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Respecting the autonomy of the living and dying

Stavert, Jill

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Abstract

Purpose
To inform those who are supporting persons who are dying and are responsible for planning, commissioning or delivering palliative care about the need to support and maximise the decision-making ability and choices of persons with advanced dementia or severe frailty.

Approach
This article will consider the legal and human rights principles applicable to Scotland, and indeed to other jurisdictions, which govern decisions about care and treatment of persons with and without capacity and the application of these principles to palliative care situations.

Implications
It is a well-established legal and human rights principle that the decisions of a person with capacity must be respected, including decisions about palliative care and treatment at the end of life. Moreover, recent developments in international human rights law reinforce the message that this principle applies equally to all. Applying this principle into persons with advanced dementia or severe frailty therefore requires skilled assessment and supported decision making in order to optimise capacity and respect autonomy.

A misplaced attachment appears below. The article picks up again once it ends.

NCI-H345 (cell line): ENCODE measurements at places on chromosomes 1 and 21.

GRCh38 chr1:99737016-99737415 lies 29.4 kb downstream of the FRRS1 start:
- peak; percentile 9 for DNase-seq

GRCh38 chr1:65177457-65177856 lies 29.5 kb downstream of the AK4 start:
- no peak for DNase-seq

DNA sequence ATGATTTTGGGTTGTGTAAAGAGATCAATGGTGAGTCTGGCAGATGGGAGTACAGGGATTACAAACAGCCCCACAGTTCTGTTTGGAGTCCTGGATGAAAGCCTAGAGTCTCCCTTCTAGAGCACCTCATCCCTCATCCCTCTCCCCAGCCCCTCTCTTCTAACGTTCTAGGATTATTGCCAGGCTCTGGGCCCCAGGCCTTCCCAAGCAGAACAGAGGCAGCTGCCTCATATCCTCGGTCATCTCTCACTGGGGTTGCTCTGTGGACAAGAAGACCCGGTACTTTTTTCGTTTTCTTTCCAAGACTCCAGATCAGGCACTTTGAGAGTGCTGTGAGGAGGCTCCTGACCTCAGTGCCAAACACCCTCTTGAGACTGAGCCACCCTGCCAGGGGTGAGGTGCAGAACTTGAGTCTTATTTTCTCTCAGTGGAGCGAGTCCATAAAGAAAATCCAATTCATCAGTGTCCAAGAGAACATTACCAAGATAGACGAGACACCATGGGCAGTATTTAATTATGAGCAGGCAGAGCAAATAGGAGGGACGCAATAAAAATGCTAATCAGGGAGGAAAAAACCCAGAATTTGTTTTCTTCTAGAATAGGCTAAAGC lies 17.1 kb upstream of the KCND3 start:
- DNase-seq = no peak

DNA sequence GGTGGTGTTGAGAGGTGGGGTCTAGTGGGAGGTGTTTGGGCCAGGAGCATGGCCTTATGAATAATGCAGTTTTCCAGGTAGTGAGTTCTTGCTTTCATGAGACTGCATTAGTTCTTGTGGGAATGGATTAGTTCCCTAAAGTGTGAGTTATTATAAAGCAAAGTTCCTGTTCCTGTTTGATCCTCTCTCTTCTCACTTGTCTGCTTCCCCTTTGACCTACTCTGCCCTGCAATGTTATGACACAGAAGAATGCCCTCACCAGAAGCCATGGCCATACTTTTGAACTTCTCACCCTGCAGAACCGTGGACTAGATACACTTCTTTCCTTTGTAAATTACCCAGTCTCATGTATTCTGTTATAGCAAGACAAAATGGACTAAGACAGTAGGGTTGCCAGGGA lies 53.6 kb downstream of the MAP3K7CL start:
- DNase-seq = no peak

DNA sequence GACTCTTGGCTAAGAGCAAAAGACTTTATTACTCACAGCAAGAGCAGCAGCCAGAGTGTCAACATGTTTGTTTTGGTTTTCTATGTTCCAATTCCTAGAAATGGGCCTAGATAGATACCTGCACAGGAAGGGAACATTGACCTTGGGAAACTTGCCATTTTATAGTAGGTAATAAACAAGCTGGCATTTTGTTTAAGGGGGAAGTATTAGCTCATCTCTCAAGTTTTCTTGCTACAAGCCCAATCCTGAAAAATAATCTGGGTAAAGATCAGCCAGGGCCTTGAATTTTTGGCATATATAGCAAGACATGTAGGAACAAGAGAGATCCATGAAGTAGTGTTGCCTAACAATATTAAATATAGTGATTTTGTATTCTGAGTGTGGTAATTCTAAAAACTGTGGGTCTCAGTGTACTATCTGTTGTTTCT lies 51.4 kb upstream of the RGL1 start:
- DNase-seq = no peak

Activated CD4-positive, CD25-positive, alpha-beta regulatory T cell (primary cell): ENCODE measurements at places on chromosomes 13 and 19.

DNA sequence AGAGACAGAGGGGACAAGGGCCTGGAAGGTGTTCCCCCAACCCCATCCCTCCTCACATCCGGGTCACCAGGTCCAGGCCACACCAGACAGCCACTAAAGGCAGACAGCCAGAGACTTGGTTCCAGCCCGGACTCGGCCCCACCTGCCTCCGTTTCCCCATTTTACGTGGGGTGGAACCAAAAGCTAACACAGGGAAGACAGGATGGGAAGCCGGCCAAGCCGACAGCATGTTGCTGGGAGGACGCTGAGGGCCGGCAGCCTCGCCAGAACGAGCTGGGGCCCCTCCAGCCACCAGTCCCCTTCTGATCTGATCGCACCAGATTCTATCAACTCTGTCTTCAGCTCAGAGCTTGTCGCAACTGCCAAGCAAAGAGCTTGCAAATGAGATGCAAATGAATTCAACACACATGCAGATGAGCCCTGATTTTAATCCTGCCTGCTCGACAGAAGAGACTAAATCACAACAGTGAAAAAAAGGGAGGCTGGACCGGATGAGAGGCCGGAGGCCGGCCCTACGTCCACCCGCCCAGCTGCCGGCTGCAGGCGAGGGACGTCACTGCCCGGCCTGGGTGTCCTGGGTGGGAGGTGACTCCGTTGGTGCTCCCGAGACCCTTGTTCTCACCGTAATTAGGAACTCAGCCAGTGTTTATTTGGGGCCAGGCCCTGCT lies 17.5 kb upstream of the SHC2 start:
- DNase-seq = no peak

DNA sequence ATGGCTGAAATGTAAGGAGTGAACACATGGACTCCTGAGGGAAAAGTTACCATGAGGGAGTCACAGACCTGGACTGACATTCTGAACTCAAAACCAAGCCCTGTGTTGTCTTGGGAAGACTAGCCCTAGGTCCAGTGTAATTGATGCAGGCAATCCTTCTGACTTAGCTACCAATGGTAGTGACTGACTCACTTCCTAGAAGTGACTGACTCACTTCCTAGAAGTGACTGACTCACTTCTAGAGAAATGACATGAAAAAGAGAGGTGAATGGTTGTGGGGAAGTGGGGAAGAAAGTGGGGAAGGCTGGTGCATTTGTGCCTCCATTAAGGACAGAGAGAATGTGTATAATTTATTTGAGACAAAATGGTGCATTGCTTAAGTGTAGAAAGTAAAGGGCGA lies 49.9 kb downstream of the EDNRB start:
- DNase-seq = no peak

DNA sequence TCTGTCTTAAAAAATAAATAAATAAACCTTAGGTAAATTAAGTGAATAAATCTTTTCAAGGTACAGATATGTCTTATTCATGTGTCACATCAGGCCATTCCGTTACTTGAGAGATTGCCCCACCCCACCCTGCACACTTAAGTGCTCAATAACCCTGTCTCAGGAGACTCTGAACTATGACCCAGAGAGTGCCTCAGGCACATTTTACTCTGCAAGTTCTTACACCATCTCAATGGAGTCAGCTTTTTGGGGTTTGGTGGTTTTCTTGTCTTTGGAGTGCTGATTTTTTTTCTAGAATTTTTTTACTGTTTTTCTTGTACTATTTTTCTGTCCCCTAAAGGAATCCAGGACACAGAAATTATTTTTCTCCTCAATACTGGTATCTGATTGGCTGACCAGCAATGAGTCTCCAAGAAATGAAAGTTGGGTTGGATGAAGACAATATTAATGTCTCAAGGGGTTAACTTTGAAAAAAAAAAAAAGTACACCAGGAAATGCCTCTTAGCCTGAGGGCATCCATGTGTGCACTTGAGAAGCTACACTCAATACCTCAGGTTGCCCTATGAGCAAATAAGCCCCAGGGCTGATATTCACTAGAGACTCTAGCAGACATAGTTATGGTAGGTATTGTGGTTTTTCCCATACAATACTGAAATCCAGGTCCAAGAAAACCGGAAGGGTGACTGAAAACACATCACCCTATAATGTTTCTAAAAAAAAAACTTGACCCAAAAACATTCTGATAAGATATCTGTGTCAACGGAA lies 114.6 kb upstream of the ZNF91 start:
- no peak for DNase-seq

Value
An awareness of the underpinning legal and human rights framework which underpins decisions made that concern persons with advance dementia or severe frailty and their palliative care respects and enhances their choices and dignity.

Journal Article Type Article
Acceptance Date Jul 7, 2020
Online Publication Date Jul 16, 2020
Publication Date 2020
Deposit Date Jul 13, 2020
Publicly Available Date Jul 16, 2020
Journal Journal of Integrated Care
Print ISSN 1476-9018
Publisher Emerald
Peer Reviewed Peer Reviewed
Volume 28
Issue 4
Pages 379-385
DOI https://doi.org/10.1108/JICA-06-2020-0038
Keywords Mental capacity; supported decision-making; end of life
Public URL http://researchrepository.napier.ac.uk/Output/2675188

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